One of the final scenes deserves spe­cial atten­tion. Bur­ton framed Winona Ryder’s char­ac­ter in radi­ant white. It seems that not only did she not belong to this world of Chekhov’s car­i­ca­tured char­ac­ters, but she was the only one who real­ly felt Dep­p’s hero and fell in love with him. The white col­or of her dress is almost like a ray of light in the scene of the dark house on the hill.


Tim Bur­ton is a non-con­formist film­mak­er. You should not expect from him the con­stant film­ing of the dia­logue of the eight, which can be found in main­stream cin­e­ma. He also does not have a con­trast­ing light in a close-up to empha­size the emo­tion of the char­ac­ter. In a word, there is not every­thing that can be seen in mass films. But there is a lot to learn in Edward Scis­sorhands: the direc­tor uses a cou­ple of inter­est­ing visu­al tricks that are def­i­nite­ly worth pay­ing atten­tion to. Per­haps again with a dou­ble bot­tom clause?

Stills from the movie “Edward Scis­sorhands”, 1990. Direc­tor: Tim Bur­ton

Bur­ton plays on the oppo­si­tion “col­or­ful city — Edward’s lone­ly house on the moun­tain” not only at the expense of col­ors. Pay atten­tion to the plans that appear in the frame when the view­er sees the town. A min­i­mum of details, mono­chrome, dif­fer­ent shades and shapes. It can be assumed that this is an East­er egg, strength­en­ing the image of the inhab­i­tants of the town. They are mul­ti-col­ored, col­or­ful, but all emp­ty, with a min­i­mum of detail inside. And Edward’s house is much more diverse, and all the intri­cate fig­ures of plants or ice are his work.

Pho­tos: matthias-heiderich.de
Pho­to: matthias-heiderich.de

Spe­cif­ic frames were cho­sen not only to con­firm this hypoth­e­sis. From a visu­al point of view, such a pic­ture would ide­al­ly fit into a selec­tion of shoot­ings of archi­tec­tur­al min­i­mal­ism. There is a whole line of pho­tog­ra­phers who work in this style. Suf­fice it to recall Mat­tias Hadris. His works are an indi­ca­tor that such forms can be found not only in the scenery of the film.

Frame from the movie “Edward Scis­sorhands”, 1990. Direc­tor: Tim Bur­ton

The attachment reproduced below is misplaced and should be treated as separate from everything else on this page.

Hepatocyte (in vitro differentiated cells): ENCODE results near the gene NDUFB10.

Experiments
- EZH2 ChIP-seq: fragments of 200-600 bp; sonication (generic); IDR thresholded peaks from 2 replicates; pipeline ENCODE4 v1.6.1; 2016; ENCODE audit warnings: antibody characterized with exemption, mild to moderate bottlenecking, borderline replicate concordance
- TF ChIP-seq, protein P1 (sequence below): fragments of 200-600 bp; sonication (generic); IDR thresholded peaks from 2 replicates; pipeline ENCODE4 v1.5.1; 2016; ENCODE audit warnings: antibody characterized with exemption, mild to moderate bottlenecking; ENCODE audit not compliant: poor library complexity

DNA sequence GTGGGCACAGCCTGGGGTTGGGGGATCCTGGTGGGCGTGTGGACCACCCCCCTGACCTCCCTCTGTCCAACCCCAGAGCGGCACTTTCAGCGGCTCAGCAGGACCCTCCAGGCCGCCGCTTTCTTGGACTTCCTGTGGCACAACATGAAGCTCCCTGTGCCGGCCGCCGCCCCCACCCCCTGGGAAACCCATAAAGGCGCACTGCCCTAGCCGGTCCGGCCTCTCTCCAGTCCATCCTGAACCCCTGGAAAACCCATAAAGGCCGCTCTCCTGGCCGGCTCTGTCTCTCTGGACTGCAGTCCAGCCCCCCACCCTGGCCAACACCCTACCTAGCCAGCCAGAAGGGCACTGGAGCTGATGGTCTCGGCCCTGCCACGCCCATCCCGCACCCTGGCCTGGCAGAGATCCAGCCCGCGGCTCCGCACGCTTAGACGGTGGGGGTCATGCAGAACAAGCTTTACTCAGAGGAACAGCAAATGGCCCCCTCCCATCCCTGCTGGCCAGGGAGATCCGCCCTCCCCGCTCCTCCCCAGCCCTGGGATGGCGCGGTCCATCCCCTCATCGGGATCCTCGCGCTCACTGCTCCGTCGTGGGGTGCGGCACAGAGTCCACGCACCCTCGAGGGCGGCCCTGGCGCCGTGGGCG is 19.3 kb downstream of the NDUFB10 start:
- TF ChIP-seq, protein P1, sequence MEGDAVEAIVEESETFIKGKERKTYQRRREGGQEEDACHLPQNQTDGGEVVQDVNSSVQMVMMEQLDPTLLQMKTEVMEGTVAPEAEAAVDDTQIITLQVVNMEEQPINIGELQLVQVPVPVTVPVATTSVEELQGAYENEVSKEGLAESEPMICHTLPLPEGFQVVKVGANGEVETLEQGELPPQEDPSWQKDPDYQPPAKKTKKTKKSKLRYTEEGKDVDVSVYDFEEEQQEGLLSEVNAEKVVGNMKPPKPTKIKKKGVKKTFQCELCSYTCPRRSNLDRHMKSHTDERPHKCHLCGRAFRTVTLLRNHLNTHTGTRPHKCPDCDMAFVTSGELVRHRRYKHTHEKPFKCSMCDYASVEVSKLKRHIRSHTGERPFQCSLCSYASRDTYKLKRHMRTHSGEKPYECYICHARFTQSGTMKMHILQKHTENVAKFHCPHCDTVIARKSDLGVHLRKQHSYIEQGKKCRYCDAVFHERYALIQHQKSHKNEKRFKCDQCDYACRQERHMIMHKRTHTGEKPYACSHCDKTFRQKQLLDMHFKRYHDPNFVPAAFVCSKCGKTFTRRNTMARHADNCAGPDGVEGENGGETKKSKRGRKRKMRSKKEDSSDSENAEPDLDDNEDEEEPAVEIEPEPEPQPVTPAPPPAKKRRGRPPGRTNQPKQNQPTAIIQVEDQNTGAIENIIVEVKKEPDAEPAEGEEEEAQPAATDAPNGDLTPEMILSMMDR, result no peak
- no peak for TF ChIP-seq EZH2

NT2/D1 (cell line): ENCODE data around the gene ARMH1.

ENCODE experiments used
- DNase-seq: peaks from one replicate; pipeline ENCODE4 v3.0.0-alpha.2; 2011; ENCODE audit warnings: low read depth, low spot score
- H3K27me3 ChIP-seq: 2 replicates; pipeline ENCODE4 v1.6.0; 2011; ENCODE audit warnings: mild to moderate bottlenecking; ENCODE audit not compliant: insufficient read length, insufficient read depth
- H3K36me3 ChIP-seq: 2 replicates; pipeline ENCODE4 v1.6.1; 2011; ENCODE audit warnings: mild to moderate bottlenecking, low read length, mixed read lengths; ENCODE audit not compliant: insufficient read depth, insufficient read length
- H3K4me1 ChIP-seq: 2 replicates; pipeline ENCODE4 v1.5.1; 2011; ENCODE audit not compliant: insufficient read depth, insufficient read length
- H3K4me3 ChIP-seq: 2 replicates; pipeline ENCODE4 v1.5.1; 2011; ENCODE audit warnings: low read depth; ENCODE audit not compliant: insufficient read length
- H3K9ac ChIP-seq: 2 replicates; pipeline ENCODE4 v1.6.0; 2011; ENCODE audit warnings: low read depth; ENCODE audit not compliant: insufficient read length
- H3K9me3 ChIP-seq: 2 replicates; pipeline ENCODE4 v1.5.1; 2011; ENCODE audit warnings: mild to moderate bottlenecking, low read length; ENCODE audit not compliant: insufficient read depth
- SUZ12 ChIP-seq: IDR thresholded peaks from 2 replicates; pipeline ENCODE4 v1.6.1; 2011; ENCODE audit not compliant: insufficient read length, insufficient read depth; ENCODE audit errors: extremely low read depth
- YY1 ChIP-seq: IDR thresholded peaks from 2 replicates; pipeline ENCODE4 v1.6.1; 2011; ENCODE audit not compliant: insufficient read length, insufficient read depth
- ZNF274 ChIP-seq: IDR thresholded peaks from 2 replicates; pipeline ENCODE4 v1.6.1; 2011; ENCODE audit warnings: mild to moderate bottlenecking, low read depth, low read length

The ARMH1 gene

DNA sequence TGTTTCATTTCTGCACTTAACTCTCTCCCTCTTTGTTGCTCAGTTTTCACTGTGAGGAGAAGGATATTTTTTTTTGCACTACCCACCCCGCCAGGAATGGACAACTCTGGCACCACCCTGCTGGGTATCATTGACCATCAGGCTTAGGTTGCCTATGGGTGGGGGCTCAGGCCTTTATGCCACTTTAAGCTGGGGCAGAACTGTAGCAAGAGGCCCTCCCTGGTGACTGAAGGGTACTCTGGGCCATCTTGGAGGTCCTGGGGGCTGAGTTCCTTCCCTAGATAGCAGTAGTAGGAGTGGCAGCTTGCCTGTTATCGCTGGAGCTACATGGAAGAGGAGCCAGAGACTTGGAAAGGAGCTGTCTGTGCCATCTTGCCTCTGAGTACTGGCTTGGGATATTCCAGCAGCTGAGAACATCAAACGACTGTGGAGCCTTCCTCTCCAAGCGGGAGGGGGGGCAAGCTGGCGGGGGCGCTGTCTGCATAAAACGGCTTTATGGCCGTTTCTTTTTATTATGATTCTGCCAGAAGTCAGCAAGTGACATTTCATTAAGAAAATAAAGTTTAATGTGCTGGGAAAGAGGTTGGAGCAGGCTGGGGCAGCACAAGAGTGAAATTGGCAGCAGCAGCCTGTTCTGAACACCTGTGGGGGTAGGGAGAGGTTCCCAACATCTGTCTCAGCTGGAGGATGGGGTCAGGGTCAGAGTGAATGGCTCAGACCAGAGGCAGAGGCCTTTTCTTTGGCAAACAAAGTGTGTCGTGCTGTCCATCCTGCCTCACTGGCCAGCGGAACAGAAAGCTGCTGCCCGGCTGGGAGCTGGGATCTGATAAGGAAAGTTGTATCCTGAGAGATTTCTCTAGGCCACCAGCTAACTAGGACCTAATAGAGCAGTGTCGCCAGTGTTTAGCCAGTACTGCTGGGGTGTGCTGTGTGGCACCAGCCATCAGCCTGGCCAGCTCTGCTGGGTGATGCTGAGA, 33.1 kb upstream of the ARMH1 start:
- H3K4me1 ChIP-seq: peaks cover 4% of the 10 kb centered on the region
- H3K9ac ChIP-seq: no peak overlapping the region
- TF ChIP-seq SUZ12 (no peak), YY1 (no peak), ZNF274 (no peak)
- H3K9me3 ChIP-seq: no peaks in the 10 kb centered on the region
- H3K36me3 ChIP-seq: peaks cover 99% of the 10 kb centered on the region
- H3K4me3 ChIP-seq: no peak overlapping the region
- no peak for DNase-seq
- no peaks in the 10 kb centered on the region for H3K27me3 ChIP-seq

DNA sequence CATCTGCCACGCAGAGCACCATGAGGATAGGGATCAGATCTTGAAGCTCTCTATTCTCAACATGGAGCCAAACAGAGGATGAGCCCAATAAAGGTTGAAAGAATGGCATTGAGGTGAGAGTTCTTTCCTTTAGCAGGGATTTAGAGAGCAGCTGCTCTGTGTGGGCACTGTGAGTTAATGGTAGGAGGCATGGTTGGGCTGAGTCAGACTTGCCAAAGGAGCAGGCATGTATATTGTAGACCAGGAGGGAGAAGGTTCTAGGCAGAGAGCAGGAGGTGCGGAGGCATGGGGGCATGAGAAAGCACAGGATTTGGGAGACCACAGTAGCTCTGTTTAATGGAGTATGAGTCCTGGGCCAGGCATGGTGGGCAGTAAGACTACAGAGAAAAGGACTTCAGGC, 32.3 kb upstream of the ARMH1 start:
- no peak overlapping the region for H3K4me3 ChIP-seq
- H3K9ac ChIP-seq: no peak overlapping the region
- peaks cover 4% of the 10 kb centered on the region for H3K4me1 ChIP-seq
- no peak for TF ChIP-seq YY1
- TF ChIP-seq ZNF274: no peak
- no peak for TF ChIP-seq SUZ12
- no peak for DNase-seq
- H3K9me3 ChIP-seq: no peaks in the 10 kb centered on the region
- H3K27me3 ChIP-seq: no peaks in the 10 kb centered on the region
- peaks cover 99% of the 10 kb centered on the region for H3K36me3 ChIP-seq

Paint­ings by Edward Hop­per. Source: Losko.ru

And from the cat­e­go­ry of hypothe­ses. The evening scene on the street of the town may well be an homage (a trib­ute in art) to the paint­ings of Edward Hop­per. And even if the direc­tor him­self did not mean this, then what is not proof that it is pos­si­ble to com­pe­tent­ly shoot in the style of the work of this or that artist, with­out repeat­ing spe­cif­ic pic­tures.

Frame from the movie “Edward Scis­sorhands”, 1990. Direc­tor: Tim Bur­ton
Scenes from the films of Quentin Taran­ti­no. Source: virtudesvirtuais.wordpress.com

Anoth­er East­er homage lies in the scene at the bank. The oper­a­tor does not take the most typ­i­cal angle from the bot­tom up, and above the heads of the heroes, the sign “Bank” sym­bol­i­cal­ly flaunts. Almost a joke about Bon­nie and Clyde or some typ­i­cal scene with a sim­i­lar angle from Taran­ti­no’s crime films.

Frame from the movie “Edward Scis­sorhands”, 1990. Direc­tor: Tim Bur­ton

Among Bur­ton’s tech­niques in the film there are also well-known light­ing schemes. So, for exam­ple, back­light from the head­lights of a car, which is direct­ed at the hero. It is not very easy to work with the light in the lens, but it is with its help that you can beau­ti­ful­ly out­line the pro­file of a per­son and catch beau­ti­ful glare in the lens. Keep it in mind for future shoots! And if your shoot­ing in this style is also on an anamor­phic lens, then you will get the most cin­e­mat­ic pic­ture.

Stills from the movie “Edward Scis­sorhands”, 1990. Direc­tor: Tim Bur­ton

Anoth­er mas­sive tech­nique that can be found in the film is the game of plans. A well-con­struct­ed shot looks much stronger if you have worked out both the fore­ground and the back­ground. It is not nec­es­sary that the heroes of the shoot­ing or peo­ple in gen­er­al are on the plans. You can play with any details in the frame, includ­ing them in a visu­al game. Sign­boards, inscrip­tions, archi­tec­tur­al forms or top­i­ary trees.